2x 2x 2 8x. Now, let s work backwards to FACTOR. We begin by placing the terms of the polynomial inside the cells of the box. 2x 2

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1 Activity 23 Math 40 Factoring using the BOX Team Name (optional): Your Name: Partner(s): 1. (2.) Task 1: Factoring out the greatest common factor Mini Lecture: Factoring polynomials is our focus now. Factoring can be thought of as "undoing multiplication". Unfortunately, no magic wand or algorithm exists for factoring polynomials. However, one method that some students find particularly useful is the box method. Let s first examine the box method for the easiest case, factoring a monomial from a polynomial. Recall how we could use the box method to multiply: Suppose we want to expand 2x x 4. We can represent the resulting product as the area of a rectangle of length x 4 and width 2x. x 4 We get the product 2x 2 8x. 2x 2x 2 8x Now, let s work backwards to FACTOR. We begin by placing the terms of the polynomial inside the cells of the box. We then determine the greatest common factor of 2x 2 and 8x. Since both terms have a factor of 2 and a factor of x in common, the largest common factor is 2x. Place this common factor outside and to the left of the cells. 2x 2 8x Now, since 2x 2 2x x, we place the x above the 2x 2. place the 4 above the 8x. x 2x 2x 2 8x Thus, 2x 2 8x 2x x 4. 2x 2x 2 8x Also, since 8x 2x 4, we x 4 2x 2x 2 8x 1

2 Factor the following by using boxes. 1. 7x x 2 6x 3. 4y m z 2 15z 9 2

3 Task 2: Factoring by grouping. Mini Lecture: Often, the GCF is relatively easy to determine, so using the boxes seems unncessary. However, the boxes are incredibly helpful when we get to factoring other polynomials. Let s look at a few cases in which there is no common factor. The cases will involve polynomials with two terms (binomials), three terms (trinomials) and four terms. In this example, we will factor a polynomial with four terms. For a polynomial with four terms we can factor by grouping. Example: 3x 3 15x 2 2x 10 Each term can be placed in a corresponding cell of the box. Notice the degree of the term descends as you move from left to right and from top to bottom. 3x 3 15x 2 2x 10 Now we continue by factoring out the greatest common factor (GCF) of the terms in the first row (or the first column): 3x 2 3x 3 15x 2 2x 10 Then we ask what times 3x 2 will be 3x 3 which gives the term above the first column, and what times 3x 2 will be 15x 2 which gives the term above the second column. x 5 3x 2 3x 3 15x 2 2x 10 Then fill in the term left of the bottom row in a similar manner. x 5 3x 2 3x 3 15x 2 2 2x 10 This the end result is 3x 3 15x 2 2x 10 3x 2 2 x 5 3

4 Using boxes as done above, factor these polynomials having four terms: 1. 28x 3 35x 2 8x x 3 10x 2 21x x 3 20x 2 6x x 3 125x 2 8x 20 4

5 2x 2 12 Task 3: Factoring Trinomials. Mini Lecture: Now, let s move to an example of a trinomial. First, let s review multiplying binomials: Suppose we begin with a quadratic polynomial in factored form 2x 3 x 4. We can represent the product as the area of a rectangle of length 2x 3 and width x 4. 2x 3 x 2x 2 3x 4 8x 12 By combining the two linear terms, we get the product 2x 2 11x 12. For FACTORING, we want to work backwards. We begin by placing the quadratic term 2x 2 in the upper left cell and the constant term 12 in lower right cell. Next, we want to find the two terms that belong in the upper right and lower left. To do this we will use another schematic, the DIAMOND. In the top of the diamond we place the product of the first term and the last, 2x x 2. In the bottom we place the middle term, 11x. 24x² 2x 2?? 12 11x We are looking for the two terms whose product is 24x 2 and whose sum is 11x. You can start the search by looking at possible factors of 24x 2. These two terms are placed in the sides of the diamond and also give us the terms that belong in the box. 24x² 2x 2 3x 3x 11x 8x 8x 12 5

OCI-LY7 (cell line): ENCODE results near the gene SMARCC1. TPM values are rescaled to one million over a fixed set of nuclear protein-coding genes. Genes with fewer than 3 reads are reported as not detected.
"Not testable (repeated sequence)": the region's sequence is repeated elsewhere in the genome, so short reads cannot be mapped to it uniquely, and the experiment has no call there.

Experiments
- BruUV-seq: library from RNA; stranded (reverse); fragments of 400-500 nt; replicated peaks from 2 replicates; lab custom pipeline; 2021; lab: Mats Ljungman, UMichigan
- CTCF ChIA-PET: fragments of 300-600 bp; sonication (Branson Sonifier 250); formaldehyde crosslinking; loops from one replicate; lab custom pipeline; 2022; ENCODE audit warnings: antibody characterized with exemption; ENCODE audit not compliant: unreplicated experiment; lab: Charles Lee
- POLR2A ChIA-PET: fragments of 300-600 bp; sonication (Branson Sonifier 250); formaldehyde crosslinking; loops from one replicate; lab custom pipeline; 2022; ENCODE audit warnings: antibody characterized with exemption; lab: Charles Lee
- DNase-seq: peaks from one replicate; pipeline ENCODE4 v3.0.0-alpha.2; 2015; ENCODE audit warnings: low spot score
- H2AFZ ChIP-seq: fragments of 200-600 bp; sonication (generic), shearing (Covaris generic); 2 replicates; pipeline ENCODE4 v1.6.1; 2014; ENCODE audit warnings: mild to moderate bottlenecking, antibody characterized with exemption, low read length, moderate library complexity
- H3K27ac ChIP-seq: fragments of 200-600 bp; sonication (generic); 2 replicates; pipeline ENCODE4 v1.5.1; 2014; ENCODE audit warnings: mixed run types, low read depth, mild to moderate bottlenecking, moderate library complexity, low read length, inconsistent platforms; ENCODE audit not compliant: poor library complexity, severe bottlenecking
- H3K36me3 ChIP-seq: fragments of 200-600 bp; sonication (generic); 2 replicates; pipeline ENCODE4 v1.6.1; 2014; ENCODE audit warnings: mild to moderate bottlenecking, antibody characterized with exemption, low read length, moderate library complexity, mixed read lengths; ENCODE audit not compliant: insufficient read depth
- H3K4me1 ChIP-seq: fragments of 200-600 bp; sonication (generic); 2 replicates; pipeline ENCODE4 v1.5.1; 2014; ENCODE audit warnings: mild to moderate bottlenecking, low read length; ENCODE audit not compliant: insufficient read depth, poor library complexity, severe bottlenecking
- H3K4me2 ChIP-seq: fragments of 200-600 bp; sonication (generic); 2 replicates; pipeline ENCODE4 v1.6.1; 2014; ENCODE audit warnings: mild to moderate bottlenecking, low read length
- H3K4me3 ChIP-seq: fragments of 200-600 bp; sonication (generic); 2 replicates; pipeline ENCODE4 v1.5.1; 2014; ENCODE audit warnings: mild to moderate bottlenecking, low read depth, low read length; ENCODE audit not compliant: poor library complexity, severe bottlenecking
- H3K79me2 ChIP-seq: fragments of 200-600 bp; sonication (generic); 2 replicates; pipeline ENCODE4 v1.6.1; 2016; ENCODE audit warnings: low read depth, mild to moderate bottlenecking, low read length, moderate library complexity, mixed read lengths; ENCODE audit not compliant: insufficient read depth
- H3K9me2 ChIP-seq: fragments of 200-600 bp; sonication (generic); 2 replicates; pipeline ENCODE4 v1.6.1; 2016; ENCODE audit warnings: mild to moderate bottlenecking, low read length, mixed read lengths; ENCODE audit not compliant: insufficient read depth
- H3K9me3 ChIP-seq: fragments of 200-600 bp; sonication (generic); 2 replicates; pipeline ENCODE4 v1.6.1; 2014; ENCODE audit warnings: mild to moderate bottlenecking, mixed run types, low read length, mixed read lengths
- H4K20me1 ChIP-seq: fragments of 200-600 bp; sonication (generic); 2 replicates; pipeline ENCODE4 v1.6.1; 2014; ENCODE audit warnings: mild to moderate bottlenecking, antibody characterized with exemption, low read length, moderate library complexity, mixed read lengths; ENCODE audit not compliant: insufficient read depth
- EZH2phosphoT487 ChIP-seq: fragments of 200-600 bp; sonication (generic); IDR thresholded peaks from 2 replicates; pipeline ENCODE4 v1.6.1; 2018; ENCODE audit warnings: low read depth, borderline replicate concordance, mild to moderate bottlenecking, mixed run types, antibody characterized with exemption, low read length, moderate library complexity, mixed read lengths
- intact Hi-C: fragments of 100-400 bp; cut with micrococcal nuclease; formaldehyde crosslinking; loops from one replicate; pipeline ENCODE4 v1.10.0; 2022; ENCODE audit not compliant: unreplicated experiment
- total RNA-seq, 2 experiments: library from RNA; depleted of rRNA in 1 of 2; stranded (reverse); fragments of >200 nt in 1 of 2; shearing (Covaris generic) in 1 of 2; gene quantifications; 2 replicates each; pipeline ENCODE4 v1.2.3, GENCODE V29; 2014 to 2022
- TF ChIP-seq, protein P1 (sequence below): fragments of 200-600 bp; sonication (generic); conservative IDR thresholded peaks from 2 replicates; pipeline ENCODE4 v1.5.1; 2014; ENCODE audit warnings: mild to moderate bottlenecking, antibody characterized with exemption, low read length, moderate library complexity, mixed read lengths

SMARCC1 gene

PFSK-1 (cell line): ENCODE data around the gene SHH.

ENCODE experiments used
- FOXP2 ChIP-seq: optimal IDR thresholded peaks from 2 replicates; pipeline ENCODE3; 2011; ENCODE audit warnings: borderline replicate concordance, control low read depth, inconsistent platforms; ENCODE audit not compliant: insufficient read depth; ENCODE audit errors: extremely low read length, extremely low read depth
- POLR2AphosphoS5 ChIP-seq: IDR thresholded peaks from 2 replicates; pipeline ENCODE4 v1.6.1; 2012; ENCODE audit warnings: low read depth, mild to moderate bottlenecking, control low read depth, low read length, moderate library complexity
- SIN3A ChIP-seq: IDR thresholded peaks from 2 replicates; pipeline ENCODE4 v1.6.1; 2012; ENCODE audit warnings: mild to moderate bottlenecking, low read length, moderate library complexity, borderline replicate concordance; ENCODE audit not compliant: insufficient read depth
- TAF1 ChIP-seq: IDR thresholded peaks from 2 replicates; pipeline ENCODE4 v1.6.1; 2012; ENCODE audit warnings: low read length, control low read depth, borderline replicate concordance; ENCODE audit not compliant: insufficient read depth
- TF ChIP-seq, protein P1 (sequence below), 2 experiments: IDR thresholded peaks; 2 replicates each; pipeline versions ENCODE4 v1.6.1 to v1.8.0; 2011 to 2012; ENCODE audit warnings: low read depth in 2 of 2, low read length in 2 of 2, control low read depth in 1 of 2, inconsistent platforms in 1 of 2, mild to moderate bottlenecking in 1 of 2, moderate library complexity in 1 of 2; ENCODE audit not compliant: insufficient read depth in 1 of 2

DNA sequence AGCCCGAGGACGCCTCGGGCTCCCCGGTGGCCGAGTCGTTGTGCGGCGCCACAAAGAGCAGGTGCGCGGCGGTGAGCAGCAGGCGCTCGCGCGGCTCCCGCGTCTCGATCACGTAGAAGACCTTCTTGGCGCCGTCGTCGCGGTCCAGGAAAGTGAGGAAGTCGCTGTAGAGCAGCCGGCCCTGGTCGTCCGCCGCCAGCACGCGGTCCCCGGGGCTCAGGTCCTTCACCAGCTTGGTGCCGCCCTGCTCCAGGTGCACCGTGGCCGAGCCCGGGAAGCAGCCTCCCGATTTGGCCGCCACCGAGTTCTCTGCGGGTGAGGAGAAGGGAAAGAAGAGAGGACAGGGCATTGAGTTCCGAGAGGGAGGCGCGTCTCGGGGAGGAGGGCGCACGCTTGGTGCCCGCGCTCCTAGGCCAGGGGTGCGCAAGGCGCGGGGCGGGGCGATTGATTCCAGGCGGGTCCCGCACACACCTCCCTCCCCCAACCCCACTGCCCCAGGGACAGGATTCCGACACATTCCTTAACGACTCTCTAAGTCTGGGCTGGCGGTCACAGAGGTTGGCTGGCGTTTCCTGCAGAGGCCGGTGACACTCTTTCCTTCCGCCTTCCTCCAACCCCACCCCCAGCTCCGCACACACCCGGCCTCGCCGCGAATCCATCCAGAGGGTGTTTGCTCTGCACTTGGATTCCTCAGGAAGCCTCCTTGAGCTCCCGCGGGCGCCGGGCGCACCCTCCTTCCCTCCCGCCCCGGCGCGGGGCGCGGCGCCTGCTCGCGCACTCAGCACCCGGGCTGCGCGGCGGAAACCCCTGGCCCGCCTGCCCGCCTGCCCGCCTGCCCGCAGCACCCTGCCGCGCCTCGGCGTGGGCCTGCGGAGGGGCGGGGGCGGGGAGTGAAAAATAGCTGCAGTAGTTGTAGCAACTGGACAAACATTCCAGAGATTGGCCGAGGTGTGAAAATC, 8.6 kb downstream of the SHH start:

6 Now you are free to factor each row and column to arrive at the proper factorization. 2x 3 x 2x 2 3x 4 8x 12 This will give the factored result. 2x 2 11x 12 2x 3 x 4 Factor the following quadratic trinomials using the box: 1. 5x 2 13x 6 2. x 2 8x x 2 17x 10 6

7 4. x 2 12x x 2 8x 4 6. x 2 3x x 2 25x x 2 40x 16 7

8 8

9 Task 4: Factoring the difference of Squares. Now, let s consider factoring binomials. The only binomials that we factor in Math 40 are binomials whose terms have a common factor (as in task 1) and binomials which are the difference of squares. However, factoring the difference of squares can be done by adding a middle term and then using the trinomial method from Task 2. For example, x 2 16 x 2 0x 16. Factor the following using the box method: 1. x 2 16 (which is equivalent to x 2 0x 16) 2. x (which is equivalent to x 2 0x 169) 3. 25x 2 16 (which is equivalent to 25x 2 0x 16) 9

10 Task 5: Simple Factoring First, then the Box The last thing you must recognize is that when you are asked to factor, it is expected that you factor completely. This means that you may use more than one of the methods described above. Consider Task 2 question 3. It is likely that when you factored the polynomial with four terms, you ended up with just two binomials. However, if you look carefully, you should see that one of the binomials is the difference of squares and can be factored further. Thus, the correct answer to should be a product of THREE binomials. Factor the following completely. 1. 8x 2 20x 12 (Hint: First factor the GCF) 2. 15x 4 12x 3 3x 2 (Hint: First factor the GCF) 3. 9x 3 12x 2 3x 4. 16x 4 8x 3 8x x 3 125x 2 8x 20 10

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